California sues Uber, Lyft: Treat your drivers like employees!
Demo by Uber & Lyft drivers from Gig Workers Rising and Mobile Workers Alliance, at Uber hq in San Francisco last August. | Marilyn Bechtel/PW

California’s Attorney General Xavier Becerra and city attorneys of three of its largest cities – Los Angeles, San Francisco and San Diego – on May 5 sued Uber and Lyft over the app-based ride-sharing firms’ failure to reclassify their drivers as employees, instead of independent contractors.

The change is required under Assembly Bill 5, “Worker Status: Employees and Independent Contractors,” which took effect in January.

The attorneys said that under AB 5 and California’s Unfair Competition Law, the two firms’ misclassification of their workers has deprived the drivers of “critical workplace protections such as the right to minimum wage and overtime, and access to paid sick leave, disability insurance, and unemployment insurance.” Their lawsuit seeks restitution that could amount to $2,500 for each violation. Lyft says it has 325,000 drivers in California, and Uber has some 200,000, so the two firms’ liabilities could total more than $1 billion.

In announcing the suit, Becerra said, “Uber and Lyft claim their drivers aren’t engaged in the companies’ core mission and cannot qualify for benefits. Sometimes it takes a pandemic to shake us into realizing what that really means and who suffers the consequences.”

While drivers who contract the virus or lose their job quickly realize what they’ve lost, he said, taxpayers also lose when they have to carry the burden the ride-hailing firms won’t accept. “We intend to make sure Uber and Lyft play by the rules.”

AB 5, authored by Assemblymember Lorena Gonzalez, D-San Diego, was passed overwhelmingly by the legislature last year. It mandates that workers in a number of occupations who have wrongly been classified as independent contractors must be reclassified as employees, with benefits including minimum wage, Social Security, unemployment insurance, disability insurance, workers’ compensation and overtime pay, as well as the right to organize.

AB 5 codifies into law the April 2018 Dynamex decision by the California Supreme Court, which set out three requirements for employers to label workers “independent contractors:” 1) they are free from employer control, 2) they work outside the regular scope of the business, and 3) they are independently established in their trade. Otherwise, the law says, workers are employees.

Uber, Lyft and other gig-economy companies have fought the new requirement every step of the way, defending vigorously against lawsuits brought by thousands of ride-hailing drivers, and currently campaigning for a ballot measure to overturn AB 5 altogether.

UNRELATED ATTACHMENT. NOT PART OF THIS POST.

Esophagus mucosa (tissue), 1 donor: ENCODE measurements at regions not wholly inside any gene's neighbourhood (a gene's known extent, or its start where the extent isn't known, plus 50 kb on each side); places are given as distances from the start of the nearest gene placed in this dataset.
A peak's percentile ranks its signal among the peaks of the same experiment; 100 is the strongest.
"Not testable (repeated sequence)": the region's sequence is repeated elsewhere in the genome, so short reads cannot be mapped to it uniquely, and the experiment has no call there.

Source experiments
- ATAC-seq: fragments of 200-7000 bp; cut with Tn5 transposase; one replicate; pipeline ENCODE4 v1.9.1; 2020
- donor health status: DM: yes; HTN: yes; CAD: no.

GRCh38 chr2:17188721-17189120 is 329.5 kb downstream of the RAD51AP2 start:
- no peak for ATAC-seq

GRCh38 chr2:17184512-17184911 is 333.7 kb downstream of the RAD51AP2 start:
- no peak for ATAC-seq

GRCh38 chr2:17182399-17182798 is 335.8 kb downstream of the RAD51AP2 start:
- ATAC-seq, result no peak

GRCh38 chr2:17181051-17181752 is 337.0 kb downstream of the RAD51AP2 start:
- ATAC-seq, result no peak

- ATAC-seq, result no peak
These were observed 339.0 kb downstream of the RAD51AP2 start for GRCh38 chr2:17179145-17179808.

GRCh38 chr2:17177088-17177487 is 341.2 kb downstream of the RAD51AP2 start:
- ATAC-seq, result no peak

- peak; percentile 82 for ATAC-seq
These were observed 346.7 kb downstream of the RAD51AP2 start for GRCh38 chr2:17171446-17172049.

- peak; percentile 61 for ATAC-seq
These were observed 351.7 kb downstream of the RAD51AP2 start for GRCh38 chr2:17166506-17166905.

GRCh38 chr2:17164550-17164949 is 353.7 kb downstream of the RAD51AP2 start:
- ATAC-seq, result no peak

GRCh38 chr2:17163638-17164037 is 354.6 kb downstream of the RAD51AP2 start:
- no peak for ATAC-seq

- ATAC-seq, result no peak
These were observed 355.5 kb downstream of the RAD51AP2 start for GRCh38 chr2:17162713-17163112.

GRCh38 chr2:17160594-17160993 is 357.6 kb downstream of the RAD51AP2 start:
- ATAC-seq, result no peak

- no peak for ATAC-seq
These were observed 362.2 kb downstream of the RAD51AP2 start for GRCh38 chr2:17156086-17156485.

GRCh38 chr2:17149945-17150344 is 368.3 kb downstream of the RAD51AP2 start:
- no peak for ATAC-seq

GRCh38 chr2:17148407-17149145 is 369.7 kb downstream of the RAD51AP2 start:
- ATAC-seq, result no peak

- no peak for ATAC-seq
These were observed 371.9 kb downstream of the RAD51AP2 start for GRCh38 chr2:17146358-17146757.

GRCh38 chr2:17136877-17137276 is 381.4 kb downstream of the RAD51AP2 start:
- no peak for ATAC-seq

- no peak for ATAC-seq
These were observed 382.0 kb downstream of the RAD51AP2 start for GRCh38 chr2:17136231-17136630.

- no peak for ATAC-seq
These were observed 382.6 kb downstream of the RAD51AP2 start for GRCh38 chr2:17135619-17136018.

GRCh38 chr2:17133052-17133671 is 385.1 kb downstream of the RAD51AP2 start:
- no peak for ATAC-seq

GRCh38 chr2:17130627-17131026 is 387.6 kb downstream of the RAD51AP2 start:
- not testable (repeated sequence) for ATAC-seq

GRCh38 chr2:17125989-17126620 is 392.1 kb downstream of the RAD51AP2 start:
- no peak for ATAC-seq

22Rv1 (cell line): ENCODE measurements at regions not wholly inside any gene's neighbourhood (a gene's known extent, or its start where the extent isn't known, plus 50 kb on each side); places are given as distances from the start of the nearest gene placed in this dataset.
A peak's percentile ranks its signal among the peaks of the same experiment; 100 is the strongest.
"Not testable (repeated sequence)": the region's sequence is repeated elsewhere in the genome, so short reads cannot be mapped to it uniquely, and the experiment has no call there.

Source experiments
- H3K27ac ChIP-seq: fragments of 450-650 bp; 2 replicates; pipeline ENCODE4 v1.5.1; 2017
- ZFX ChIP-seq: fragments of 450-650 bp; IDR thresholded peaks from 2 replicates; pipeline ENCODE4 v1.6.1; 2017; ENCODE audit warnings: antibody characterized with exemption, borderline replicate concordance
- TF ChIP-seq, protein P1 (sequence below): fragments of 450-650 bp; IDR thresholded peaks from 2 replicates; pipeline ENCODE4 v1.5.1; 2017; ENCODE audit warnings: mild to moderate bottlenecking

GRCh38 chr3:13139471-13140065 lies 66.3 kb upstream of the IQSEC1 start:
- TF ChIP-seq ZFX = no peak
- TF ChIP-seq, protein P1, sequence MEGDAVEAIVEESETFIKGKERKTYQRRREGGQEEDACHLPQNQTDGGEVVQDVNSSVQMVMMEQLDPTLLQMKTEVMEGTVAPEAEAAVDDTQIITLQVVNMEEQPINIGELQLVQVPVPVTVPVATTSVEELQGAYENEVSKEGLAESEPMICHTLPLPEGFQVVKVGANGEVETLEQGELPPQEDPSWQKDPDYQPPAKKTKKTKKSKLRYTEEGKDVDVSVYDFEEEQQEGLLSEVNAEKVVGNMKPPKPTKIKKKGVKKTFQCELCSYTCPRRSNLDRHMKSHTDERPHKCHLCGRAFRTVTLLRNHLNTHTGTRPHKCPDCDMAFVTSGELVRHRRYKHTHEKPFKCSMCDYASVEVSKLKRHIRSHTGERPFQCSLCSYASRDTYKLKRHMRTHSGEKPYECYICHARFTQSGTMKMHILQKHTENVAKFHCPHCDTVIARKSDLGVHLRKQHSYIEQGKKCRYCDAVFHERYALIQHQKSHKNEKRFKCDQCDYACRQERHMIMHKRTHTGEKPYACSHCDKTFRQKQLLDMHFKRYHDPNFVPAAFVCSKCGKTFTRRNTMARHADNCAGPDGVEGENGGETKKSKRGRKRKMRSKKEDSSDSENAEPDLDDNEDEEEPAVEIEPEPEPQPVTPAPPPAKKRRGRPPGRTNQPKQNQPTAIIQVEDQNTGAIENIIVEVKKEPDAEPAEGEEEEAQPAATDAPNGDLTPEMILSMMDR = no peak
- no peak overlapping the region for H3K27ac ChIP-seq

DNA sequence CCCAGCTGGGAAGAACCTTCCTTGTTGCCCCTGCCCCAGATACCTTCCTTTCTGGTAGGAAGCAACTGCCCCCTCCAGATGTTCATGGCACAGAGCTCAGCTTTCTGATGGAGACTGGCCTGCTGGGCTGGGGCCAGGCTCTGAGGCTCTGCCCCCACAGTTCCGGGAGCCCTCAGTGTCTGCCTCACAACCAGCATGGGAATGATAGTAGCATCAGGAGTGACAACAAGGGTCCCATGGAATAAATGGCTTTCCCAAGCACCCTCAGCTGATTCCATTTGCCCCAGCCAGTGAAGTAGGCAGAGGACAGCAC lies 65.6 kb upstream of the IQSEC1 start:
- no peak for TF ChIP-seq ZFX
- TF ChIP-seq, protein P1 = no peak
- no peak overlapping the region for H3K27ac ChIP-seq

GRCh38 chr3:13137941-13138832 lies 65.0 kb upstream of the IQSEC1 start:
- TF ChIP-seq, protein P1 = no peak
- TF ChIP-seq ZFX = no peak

As the state and city attorneys filed their suit, Los Angeles City Attorney Mike Feuer declared, “Enough is enough! As law enforcement leaders across the state, we’re going to aggressively protect these hard-working drivers and fight to uphold California’s worker classification laws,” and San Diego City Attorney Mara Elliott added, “It’s time for Uber and Lyft to pay their own bills.”

The southern California-based Mobile Workers Alliance called the suit “a game changer” and “a huge step toward enforcement…. Our fight isn’t over, but this is a victory worth celebrating,” earned by all the drivers who have taken action on the classification issue.

Demo by Uber & Lyft drivers from Gig Workers Rising and Mobile Workers Alliance, at Uber hq in San Francisco last August. | Marilyn Bechtel/PW

Lyft driver and Gig Workers Rising leader Carlos Ramos said on Facebook, “Billionaires like to pick and choose what laws they follow. Today, California is showing that no one is above the law, not even big tech. This is a win for workers and for organizing.”

Among many earlier lawsuits dealing with the same issue: In December 2019 drivers for Uber and Lyft had sued the two companies demanding to be reclassified as employees. Earlier this month U.S. District Judge Vince Chhabria denied their request for an emergency injunction because in his view, the lawsuit itself was flawed. But he backed the workers’ argument about their status, writing that instead of complying with “a clear legal obligation, companies like Lyft are thumbing their noses at the California legislature” and called Lyft’s contention that its drivers were doing work not within its usual line of business, “frivolous.”

Meanwhile, on Dec. 30, Uber and the delivery services firm Postmates filed their own suit, claiming that “app-based independent service providers and the companies that operate the platforms they use” have a constitutional right not to be employees and not to be delivery companies “when they are technology companies.”

In recent months the COVID-19 pandemic has multiplied the difficulties app-based drivers for Lyft, Uber, DoorDash and GrubHub have faced every day for many years.

In Los Angeles, employers have resisted complying with Los Angeles Mayor Eric Garcetti’s Worker Protection Order requiring them to provide cloth face coverings, sanitizing agents and access to sanitary restrooms.

Lyft driver and Mobile Workers Alliance leader Jerome Gage said Lyft was only supplying one mask and one small bottle of hand sanitizer to each worker once a week, and Mobile Workers Alliance said companies’ refusal to provide basic protective equipment to all workers “underscores the grim reality” of the gig economy in which the giant companies use a predatory business model to cheat employees out of basic protections.


Marilyn Bechtel
Marilyn Bechtel

Marilyn Bechtel writes from the San Francisco Bay Area. She joined the PW staff in 1986 and currently participates as a volunteer. Marilyn Bechtel escribe desde el Área de la Bahía de San Francisco. Se unió al personal de PW en 1986 y actualmente participa como voluntaria.